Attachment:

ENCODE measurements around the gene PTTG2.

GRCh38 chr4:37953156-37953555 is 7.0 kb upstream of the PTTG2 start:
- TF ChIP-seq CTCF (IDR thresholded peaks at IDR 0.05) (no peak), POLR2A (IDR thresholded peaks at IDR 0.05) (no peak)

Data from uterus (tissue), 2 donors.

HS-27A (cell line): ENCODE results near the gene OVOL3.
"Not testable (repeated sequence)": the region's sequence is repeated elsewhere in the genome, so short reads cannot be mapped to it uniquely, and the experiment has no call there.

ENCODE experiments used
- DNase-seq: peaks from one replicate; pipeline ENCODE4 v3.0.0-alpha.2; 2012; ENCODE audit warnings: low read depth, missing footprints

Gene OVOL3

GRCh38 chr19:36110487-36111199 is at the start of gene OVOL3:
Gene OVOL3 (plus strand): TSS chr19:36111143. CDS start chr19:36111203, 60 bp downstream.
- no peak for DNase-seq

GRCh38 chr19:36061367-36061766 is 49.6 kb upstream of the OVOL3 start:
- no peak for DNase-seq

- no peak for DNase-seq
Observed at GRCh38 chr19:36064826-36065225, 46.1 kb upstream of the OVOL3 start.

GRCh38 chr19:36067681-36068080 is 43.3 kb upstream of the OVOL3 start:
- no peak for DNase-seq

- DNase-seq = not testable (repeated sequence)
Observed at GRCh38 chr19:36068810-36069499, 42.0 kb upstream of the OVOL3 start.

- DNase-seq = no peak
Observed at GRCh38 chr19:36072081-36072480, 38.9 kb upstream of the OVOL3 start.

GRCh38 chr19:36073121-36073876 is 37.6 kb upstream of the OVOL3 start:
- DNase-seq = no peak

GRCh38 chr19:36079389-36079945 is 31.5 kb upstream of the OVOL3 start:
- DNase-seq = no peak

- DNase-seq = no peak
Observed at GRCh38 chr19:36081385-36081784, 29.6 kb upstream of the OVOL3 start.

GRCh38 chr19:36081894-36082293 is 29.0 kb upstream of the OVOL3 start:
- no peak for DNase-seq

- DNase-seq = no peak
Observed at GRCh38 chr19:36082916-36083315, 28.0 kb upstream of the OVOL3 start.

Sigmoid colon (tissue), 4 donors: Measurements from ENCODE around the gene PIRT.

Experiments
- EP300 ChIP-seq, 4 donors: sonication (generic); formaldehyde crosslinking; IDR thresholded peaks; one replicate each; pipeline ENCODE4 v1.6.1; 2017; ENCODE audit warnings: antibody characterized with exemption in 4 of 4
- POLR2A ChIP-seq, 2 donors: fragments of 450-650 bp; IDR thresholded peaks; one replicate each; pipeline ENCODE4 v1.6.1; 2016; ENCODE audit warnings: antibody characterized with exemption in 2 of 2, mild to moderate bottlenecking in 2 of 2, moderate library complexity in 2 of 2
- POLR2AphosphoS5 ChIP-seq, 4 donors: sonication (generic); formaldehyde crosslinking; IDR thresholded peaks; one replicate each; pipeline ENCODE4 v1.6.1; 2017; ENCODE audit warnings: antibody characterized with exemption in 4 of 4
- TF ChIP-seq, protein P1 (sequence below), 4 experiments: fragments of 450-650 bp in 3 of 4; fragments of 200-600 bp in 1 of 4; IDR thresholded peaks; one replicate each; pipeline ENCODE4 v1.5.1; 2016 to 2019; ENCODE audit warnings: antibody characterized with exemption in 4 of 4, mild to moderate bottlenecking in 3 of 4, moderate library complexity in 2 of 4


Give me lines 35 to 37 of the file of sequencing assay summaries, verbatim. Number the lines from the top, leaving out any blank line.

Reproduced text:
- EP300 ChIP-seq, 4 donors: sonication (generic); formaldehyde crosslinking; IDR thresholded peaks; one replicate each; pipeline ENCODE4 v1.6.1; 2017; ENCODE audit warnings: antibody characterized with exemption in 4 of 4
- POLR2A ChIP-seq, 2 donors: fragments of 450-650 bp; IDR thresholded peaks; one replicate each; pipeline ENCODE4 v1.6.1; 2016; ENCODE audit warnings: antibody characterized with exemption in 2 of 2, mild to moderate bottlenecking in 2 of 2, moderate library complexity in 2 of 2
- POLR2AphosphoS5 ChIP-seq, 4 donors: sonication (generic); formaldehyde crosslinking; IDR thresholded peaks; one replicate each; pipeline ENCODE4 v1.6.1; 2017; ENCODE audit warnings: antibody characterized with exemption in 4 of 4